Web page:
October 30, 2015

Disobedience, punishment, and amazing grace

Daniel 9:1–10:21, 2 Thessalonians 2:1–17, Job 42:1–9

Most parents want their children to obey them. When the child rebels, those parents warn them of the consequences. If disobedience continues, the wise parent may even use those consequences to build an attitude of willing submission. This is not tyranny, abuse, or because the child is annoying them, but a wise decision made by a loving parent.

Why then do many people resist and are even angry about the idea that God is a heavenly Father who wants obedience from His children? He also might use the consequences of disobedience to train His children. This is for our good and not because He is riled.

Daniel was one of the few heroes of the Old Testament who understood that discipline is not a mean retaliation but a mercy.

In Daniel’s prayer of confession, he says: “To the Lord our God belong mercy and forgiveness, for we have rebelled against him and have not obeyed the voice of the Lord our God by walking in his laws, which he set before us by his servants the prophets. All Israel has transgressed your law and turned aside, refusing to obey your voice. And the curse and oath that are written in the Law of Moses the servant of God have been poured out upon us, because we have sinned against him. He has confirmed his words, which he spoke against us and against our rulers who ruled us, by bringing upon us a great calamity. For under the whole heaven there has not been done anything like what has been done against Jerusalem. As it is written in the Law of Moses, all this calamity has come upon us; yet we have not entreated the favor of the Lord our God, turning from our iniquities and gaining insight by your truth. Therefore the Lord has kept ready the calamity and has brought it upon us, for the Lord our God is righteous in all the works that he has done, and we have not obeyed his voice.” (Daniel 9:9–14)

Repeated disobedience brought a calamity. After seventy years in captivity, Israel did learn one thing; they abandoned idolatry and obediently worshiped God only.

Job was not rebellious but he did challenge the wisdom of God. After the Lord spoke to him about what He alone can do, Job answered and said: “I know that you can do all things, and that no purpose of yours can be thwarted. ‘Who is this that hides counsel without knowledge?’ Therefore I have uttered what I did not understand, things too wonderful for me, which I did not know. ‘Hear, and I will speak; I will question you, and you make it known to me.’ I had heard of you by the hearing of the ear, but now my eye sees you; therefore I despise myself, and repent in dust and ashes.” (Job 42:1–6)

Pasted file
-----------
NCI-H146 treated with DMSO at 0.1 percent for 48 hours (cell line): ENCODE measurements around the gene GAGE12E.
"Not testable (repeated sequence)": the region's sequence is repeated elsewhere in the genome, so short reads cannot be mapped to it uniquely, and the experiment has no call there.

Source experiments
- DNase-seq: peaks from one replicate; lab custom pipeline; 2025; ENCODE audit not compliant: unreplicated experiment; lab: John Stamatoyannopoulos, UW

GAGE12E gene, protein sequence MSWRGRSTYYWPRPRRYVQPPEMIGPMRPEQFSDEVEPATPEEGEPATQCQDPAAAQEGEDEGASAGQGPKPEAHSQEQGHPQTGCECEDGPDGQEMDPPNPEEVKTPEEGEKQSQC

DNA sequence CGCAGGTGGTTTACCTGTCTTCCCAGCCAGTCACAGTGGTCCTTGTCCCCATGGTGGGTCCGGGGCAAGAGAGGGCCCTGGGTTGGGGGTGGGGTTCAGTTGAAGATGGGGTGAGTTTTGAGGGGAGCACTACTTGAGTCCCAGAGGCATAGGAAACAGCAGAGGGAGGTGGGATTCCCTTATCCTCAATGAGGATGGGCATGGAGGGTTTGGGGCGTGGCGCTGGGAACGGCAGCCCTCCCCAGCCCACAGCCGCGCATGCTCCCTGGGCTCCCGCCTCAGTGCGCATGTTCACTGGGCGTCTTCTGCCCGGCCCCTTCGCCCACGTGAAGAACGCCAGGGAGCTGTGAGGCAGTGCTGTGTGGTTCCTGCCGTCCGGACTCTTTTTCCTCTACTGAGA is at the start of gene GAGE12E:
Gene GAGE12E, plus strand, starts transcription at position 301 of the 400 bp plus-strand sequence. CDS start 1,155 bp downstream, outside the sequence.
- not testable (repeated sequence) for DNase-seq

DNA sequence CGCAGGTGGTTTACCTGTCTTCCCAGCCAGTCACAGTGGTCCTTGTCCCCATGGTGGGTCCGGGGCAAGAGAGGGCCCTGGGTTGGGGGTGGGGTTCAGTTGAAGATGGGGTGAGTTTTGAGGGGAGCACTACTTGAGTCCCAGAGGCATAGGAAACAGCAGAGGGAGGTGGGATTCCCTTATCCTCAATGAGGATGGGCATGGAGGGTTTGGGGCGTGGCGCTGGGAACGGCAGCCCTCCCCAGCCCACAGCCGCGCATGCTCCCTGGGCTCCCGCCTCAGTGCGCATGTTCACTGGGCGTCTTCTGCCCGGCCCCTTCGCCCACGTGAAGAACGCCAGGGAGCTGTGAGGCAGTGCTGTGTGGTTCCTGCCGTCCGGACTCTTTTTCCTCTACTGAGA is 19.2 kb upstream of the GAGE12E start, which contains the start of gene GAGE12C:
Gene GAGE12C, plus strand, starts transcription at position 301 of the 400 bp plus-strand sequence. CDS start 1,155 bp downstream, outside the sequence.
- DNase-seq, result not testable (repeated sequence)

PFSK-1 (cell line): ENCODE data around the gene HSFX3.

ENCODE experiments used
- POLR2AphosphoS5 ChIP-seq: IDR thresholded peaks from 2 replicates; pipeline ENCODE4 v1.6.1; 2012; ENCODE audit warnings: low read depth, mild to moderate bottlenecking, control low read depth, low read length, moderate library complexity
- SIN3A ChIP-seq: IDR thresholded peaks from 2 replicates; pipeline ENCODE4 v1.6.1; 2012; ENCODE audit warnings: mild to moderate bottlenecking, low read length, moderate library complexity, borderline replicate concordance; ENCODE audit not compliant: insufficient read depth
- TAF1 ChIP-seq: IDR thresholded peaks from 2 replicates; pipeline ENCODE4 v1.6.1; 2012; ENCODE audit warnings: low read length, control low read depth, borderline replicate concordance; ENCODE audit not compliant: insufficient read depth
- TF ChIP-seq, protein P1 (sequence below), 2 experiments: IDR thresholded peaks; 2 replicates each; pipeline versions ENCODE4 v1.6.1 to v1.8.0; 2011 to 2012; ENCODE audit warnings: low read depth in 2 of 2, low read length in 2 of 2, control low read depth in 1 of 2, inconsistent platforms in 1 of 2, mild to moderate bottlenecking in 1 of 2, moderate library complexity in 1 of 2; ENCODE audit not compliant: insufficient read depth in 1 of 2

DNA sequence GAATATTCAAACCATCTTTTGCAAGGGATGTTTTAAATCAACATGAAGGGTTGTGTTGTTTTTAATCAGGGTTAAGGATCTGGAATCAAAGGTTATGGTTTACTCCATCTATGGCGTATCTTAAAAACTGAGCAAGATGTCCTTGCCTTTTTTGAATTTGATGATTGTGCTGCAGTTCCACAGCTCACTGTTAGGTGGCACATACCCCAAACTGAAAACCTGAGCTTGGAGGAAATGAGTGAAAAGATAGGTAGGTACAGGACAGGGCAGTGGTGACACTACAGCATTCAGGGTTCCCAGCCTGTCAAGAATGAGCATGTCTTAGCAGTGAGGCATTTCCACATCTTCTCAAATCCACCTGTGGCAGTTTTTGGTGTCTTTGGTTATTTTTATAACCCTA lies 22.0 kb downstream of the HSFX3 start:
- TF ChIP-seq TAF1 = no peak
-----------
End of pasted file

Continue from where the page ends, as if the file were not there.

Then the Lord turned to Eliphaz, one of Job’s ‘friends’ who accused him of sin. He said, “My anger burns against you and against your two friends, for you have not spoken of me what is right, as my servant Job has. Now therefore take seven bulls and seven rams and go to my servant Job and offer up a burnt offering for yourselves. And my servant Job shall pray for you, for I will accept his prayer not to deal with you according to your folly. For you have not spoken of me what is right, as my servant Job has.” (Job 42:7–8)

It is God’s prerogative to judge and punish sin. He tells parents to bring up their children in that same “nurture and admonition” but does warn the rest of us to be careful about making judgments. If what we say is not true, then we are in league with “the accuser” of God’s people, the lawless one.

Paul warned about unrighteous judgment also. He said, “For the mystery of lawlessness is already at work. Only he who now restrains it will do so until he is out of the way. And then the lawless one will be revealed, whom the Lord Jesus will kill with the breath of his mouth and bring to nothing by the appearance of his coming. The coming of the lawless one is by the activity of Satan with all power and false signs and wonders, and with all wicked deception for those who are perishing, because they refused to love the truth and so be saved. Therefore God sends them a strong delusion, so that they may believe what is false, in order that all may be condemned who did not believe the truth but had pleasure in unrighteousness.” (2 Thessalonians 2:7–12)

There are people who love their sin more than God, and don’t care about the consequences. Daniel and Job were not in that group. Neither are those who have yielded their lives to Jesus Christ. Of them, Paul writes, “Now may our Lord Jesus Christ himself, and God our Father, who loved us and gave us eternal comfort and good hope through grace, comfort your hearts and establish them in every good work and word.” (2 Thessalonians 2:16–17)

The well-known song, Amazing Grace, says, “Once I was lost, but now am found, blind but now I see . . . .” the way to this blessing is to follow Daniel and Job in their prayers of repentance and submission, knowing and believing the truth and desiring to be obedient to our Heavenly Father, yet the only reason we are able to think or act this way is because of the amazing grace of our God.

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